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DARNTALK: What’s holding Africa back?
November 27, 2019 @ 5:00 pm - 6:00 pm
We proudly invite you to our next #DARNTALK! This session features two excellent speakers who will discuss the challenges Africa faces when it comes to renewable energy. Below you will find the description of the talk as well as the speakers’ biographies.
When: 27th of November 2019, 17:15 – 18:30
Where: Carnegie Lecture Theatre, University of Dundee
Africa presents an exciting prospect for investment in renewable energy. Economic development and democratisation in the region has resulted in increasing domestic and industrial demand for power, with the current levels of investment lagging far behind these fast-growing needs. The International Energy Agency predicts that the demand for electricity in sub-Saharan Africa will increase by 4.6% annually, and by 2030 demand will be more than double the current electricity production.
In addition to demand growth, renewable technology is driving down the cost of energy production and all 54 African Union countries now have a unified voice in promoting the Paris climate accord. All of these factors have created an environment in which renewable energy development can generate real momentum in Africa – so what’s holding the continent back?
DWF in collaboration with Winmark has produced a research report, incorporating in-depth interviews with experts in the region and a series of focus groups to get critical insights into the challenges for developers and investors across Africa.
The report examines all aspects of energy project development and the specific challenges that are holding Africa back, from site selection and planning, finance and bankability, construction and commissioning through to distribution and technology.
Andrew is a partner at DWF and heads our Construction and Infrastructure group as well as being head of the Energy and Industrials Sector.
He specialises in all aspects of construction and engineering law, both in relation to project and procurement documentation as well as contentious matters. He has a wide range of contracting experience, particularly in relation to the issues surrounding the delivery of international projects on time and to cost.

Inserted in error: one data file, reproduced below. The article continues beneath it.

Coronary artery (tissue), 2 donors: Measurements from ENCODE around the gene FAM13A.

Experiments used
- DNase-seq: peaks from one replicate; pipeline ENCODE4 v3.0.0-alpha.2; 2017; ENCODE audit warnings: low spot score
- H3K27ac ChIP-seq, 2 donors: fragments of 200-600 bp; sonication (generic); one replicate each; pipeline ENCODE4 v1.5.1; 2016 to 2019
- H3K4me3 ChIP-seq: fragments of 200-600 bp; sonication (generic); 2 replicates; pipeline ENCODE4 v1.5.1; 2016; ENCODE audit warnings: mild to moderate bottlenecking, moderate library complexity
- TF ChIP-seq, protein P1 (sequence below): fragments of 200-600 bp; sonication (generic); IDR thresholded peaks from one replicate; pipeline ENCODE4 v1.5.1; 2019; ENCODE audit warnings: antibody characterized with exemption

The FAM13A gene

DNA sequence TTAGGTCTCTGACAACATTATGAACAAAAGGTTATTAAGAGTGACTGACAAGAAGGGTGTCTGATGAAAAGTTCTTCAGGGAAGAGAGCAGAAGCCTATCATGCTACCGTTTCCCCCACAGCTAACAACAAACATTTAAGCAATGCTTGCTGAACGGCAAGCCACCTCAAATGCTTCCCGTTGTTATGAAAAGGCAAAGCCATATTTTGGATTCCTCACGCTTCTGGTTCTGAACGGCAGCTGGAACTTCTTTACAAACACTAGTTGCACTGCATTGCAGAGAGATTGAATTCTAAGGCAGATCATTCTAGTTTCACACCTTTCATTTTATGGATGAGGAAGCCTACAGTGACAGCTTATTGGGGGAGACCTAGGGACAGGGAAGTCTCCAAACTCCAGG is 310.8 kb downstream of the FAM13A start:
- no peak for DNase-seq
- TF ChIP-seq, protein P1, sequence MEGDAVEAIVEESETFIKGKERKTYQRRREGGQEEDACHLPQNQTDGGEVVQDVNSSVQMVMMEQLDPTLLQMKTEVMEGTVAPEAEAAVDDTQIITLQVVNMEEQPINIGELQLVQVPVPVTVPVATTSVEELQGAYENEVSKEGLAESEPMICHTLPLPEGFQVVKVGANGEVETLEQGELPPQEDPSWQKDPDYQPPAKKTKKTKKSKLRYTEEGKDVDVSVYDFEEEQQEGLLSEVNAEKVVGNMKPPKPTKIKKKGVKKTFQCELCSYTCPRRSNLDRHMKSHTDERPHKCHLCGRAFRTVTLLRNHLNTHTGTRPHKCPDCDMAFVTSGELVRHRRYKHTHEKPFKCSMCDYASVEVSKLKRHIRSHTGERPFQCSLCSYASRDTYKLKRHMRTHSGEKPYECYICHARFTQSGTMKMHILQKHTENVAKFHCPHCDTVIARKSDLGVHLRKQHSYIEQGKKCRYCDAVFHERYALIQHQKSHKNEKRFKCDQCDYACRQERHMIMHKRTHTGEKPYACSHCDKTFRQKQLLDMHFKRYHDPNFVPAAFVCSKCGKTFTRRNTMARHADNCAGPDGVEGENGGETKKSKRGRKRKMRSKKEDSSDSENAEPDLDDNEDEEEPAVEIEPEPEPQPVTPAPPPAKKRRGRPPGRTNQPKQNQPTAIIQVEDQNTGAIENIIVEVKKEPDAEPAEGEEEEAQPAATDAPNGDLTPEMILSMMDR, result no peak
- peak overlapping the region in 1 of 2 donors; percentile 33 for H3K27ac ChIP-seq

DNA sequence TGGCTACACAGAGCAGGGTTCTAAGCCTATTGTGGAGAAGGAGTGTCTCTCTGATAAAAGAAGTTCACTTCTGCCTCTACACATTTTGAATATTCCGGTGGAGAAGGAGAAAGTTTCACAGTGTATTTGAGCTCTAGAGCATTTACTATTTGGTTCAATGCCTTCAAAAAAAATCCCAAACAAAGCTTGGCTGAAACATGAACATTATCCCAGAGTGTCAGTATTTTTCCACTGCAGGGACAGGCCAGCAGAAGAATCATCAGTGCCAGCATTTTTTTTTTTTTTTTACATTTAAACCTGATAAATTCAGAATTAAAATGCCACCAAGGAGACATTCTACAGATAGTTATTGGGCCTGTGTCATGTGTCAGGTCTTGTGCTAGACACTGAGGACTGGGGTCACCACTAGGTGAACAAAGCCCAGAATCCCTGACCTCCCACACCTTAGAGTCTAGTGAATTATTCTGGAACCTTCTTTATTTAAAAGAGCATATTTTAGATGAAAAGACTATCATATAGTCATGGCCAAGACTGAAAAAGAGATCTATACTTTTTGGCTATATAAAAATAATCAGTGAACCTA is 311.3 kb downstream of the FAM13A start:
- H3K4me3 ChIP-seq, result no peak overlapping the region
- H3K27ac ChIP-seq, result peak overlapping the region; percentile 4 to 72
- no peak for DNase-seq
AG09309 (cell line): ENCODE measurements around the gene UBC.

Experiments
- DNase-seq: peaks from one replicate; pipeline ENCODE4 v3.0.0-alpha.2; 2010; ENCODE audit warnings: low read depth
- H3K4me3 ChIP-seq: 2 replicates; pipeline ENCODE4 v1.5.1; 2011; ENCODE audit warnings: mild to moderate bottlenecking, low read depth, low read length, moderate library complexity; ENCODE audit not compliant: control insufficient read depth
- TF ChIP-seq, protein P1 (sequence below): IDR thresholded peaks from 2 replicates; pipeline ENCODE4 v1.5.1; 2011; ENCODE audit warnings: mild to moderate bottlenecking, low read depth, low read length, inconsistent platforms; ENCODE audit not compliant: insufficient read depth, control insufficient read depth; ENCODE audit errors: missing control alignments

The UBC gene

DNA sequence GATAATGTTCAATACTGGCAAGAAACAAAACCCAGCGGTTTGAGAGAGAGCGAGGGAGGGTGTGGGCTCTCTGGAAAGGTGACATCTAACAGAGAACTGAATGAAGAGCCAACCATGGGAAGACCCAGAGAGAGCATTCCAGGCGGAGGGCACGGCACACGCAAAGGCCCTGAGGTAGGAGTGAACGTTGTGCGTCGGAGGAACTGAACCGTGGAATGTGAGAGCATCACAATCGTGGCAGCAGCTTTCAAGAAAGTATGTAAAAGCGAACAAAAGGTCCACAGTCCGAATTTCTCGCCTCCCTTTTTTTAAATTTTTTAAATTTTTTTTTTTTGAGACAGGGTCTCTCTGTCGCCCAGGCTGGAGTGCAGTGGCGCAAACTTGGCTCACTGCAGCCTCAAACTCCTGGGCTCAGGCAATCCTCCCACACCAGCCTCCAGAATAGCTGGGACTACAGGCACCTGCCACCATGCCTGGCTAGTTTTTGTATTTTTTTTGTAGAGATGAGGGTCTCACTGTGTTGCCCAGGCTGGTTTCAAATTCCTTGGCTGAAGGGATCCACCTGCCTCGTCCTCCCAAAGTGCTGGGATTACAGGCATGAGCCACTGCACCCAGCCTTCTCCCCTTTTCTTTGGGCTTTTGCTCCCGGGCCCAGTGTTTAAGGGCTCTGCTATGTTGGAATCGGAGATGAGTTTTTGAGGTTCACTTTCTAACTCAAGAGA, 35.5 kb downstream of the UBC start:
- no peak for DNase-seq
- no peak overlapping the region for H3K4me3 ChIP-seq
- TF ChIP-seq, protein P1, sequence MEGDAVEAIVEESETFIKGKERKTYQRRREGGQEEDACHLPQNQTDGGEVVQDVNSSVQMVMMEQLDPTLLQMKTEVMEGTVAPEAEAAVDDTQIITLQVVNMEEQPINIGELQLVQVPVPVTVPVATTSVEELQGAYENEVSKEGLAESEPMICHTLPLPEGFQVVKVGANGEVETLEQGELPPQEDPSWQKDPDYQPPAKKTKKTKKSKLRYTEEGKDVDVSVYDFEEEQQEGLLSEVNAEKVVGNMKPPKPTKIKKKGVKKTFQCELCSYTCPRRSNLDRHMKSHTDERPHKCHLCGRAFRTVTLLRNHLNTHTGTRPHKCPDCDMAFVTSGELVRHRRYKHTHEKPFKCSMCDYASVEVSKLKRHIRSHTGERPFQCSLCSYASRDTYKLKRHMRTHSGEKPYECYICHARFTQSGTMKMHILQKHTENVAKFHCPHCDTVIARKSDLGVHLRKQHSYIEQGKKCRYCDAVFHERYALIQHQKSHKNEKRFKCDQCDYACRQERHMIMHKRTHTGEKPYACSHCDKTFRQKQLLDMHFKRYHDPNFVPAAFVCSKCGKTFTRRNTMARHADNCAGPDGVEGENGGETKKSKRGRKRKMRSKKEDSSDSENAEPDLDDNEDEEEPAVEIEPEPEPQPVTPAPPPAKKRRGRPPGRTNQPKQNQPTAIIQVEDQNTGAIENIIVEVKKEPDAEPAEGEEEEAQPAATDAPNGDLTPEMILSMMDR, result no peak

These projects have ranged from residential and commercial buildings to international sporting venues, power stations, transmission lines and process plants.
The work includes drafting and reviewing and the disputes relating to the terms and conditions of building contracts, professional appointments, collateral warranties and security documentation including performance guarantees and parent company guarantees.
His clients include banks, construction companies, energy companies, airports, airlines, property developers, contractors, public authorities and sports clubs. He has lived in and worked for clients in the UK, Europe, Australia and the Far East (being additionally qualified in Hong Kong and Australia – Northern Territory and New South Wales). He experience of working in many overseas jurisdictions including those in Central and Eastern European, the Middle East, Africa and Asia.
Adelani is a trainee solicitor in the DWF corporate team and an active member of the firm’s Energy and Industrials Sector.
Before joining the corporate team, he trained with DWF’s Construction and Infrastructure team where he worked on various building projects for both private and public sector clients such as banks, developers, construction professionals and local governments.
Born and raised in Nigeria, Adelani is passionate about African development and believes that renewable energy has the potential to be one of the key drivers of economic growth on the continent over the coming decades. A writer and keen observer of the African political and economic landscape, his articles on African development have been published on online publications such as International Policy Digest and New Africa Network.